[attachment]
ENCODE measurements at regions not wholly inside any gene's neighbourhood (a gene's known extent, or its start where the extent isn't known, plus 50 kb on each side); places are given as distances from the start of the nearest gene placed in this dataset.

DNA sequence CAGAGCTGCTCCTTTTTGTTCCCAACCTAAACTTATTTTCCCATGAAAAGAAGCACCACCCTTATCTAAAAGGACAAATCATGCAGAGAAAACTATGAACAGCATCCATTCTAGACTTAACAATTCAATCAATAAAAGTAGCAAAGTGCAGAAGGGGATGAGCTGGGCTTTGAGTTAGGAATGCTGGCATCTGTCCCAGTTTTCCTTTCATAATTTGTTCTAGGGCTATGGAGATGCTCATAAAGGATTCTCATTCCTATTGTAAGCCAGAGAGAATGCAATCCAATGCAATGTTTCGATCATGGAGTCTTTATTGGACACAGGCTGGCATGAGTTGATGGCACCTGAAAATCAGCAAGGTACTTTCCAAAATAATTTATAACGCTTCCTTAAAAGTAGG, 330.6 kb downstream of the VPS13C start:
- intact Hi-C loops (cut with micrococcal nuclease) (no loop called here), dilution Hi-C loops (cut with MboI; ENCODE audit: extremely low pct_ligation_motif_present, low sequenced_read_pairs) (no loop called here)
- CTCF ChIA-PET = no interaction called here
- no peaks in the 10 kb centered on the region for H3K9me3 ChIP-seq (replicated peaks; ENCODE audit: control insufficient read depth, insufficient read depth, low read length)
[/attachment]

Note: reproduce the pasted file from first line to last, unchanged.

ENCODE measurements at regions not wholly inside any gene's neighbourhood (a gene's known extent, or its start where the extent isn't known, plus 50 kb on each side); places are given as distances from the start of the nearest gene placed in this dataset.

DNA sequence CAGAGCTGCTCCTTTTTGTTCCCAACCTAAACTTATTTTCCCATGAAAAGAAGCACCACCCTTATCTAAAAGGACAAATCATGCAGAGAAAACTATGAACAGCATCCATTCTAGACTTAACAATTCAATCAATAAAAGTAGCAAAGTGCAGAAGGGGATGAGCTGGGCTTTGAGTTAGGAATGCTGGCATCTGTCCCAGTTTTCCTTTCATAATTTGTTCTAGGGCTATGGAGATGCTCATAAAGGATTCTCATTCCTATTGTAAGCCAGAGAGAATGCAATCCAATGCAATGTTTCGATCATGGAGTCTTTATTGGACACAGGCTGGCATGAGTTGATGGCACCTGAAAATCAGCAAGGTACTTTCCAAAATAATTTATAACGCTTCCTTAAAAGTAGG, 330.6 kb downstream of the VPS13C start:
- intact Hi-C loops (cut with micrococcal nuclease) (no loop called here), dilution Hi-C loops (cut with MboI; ENCODE audit: extremely low pct_ligation_motif_present, low sequenced_read_pairs) (no loop called here)
- CTCF ChIA-PET = no interaction called here
- no peaks in the 10 kb centered on the region for H3K9me3 ChIP-seq (replicated peaks; ENCODE audit: control insufficient read depth, insufficient read depth, low read length)